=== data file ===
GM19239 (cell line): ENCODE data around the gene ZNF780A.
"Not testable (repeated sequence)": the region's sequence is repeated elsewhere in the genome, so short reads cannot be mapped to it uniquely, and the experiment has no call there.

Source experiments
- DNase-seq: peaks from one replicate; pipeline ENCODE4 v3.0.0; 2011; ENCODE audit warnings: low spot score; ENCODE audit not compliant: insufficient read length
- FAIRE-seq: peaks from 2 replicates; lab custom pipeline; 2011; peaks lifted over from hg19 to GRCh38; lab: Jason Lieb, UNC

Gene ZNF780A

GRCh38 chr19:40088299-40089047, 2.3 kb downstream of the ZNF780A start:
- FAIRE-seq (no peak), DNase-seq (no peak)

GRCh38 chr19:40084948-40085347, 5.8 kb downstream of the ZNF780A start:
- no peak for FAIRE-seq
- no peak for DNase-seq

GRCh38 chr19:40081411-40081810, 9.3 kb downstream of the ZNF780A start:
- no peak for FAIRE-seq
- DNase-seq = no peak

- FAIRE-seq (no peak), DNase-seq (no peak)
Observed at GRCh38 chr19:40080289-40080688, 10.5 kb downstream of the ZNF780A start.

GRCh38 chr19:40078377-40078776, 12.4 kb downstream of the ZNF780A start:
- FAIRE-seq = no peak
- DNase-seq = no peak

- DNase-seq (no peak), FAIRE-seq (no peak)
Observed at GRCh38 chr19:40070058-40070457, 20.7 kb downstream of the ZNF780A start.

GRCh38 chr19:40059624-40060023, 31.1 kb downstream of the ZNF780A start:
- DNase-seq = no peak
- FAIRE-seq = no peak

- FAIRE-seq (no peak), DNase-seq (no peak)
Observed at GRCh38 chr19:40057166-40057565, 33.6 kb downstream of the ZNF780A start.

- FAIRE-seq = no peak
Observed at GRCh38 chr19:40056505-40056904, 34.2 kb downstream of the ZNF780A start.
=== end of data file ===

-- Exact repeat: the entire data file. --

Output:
GM19239 (cell line): ENCODE data around the gene ZNF780A.
"Not testable (repeated sequence)": the region's sequence is repeated elsewhere in the genome, so short reads cannot be mapped to it uniquely, and the experiment has no call there.

Source experiments
- DNase-seq: peaks from one replicate; pipeline ENCODE4 v3.0.0; 2011; ENCODE audit warnings: low spot score; ENCODE audit not compliant: insufficient read length
- FAIRE-seq: peaks from 2 replicates; lab custom pipeline; 2011; peaks lifted over from hg19 to GRCh38; lab: Jason Lieb, UNC

Gene ZNF780A

GRCh38 chr19:40088299-40089047, 2.3 kb downstream of the ZNF780A start:
- FAIRE-seq (no peak), DNase-seq (no peak)

GRCh38 chr19:40084948-40085347, 5.8 kb downstream of the ZNF780A start:
- no peak for FAIRE-seq
- no peak for DNase-seq

GRCh38 chr19:40081411-40081810, 9.3 kb downstream of the ZNF780A start:
- no peak for FAIRE-seq
- DNase-seq = no peak

- FAIRE-seq (no peak), DNase-seq (no peak)
Observed at GRCh38 chr19:40080289-40080688, 10.5 kb downstream of the ZNF780A start.

GRCh38 chr19:40078377-40078776, 12.4 kb downstream of the ZNF780A start:
- FAIRE-seq = no peak
- DNase-seq = no peak

- DNase-seq (no peak), FAIRE-seq (no peak)
Observed at GRCh38 chr19:40070058-40070457, 20.7 kb downstream of the ZNF780A start.

GRCh38 chr19:40059624-40060023, 31.1 kb downstream of the ZNF780A start:
- DNase-seq = no peak
- FAIRE-seq = no peak

- FAIRE-seq (no peak), DNase-seq (no peak)
Observed at GRCh38 chr19:40057166-40057565, 33.6 kb downstream of the ZNF780A start.

- FAIRE-seq = no peak
Observed at GRCh38 chr19:40056505-40056904, 34.2 kb downstream of the ZNF780A start.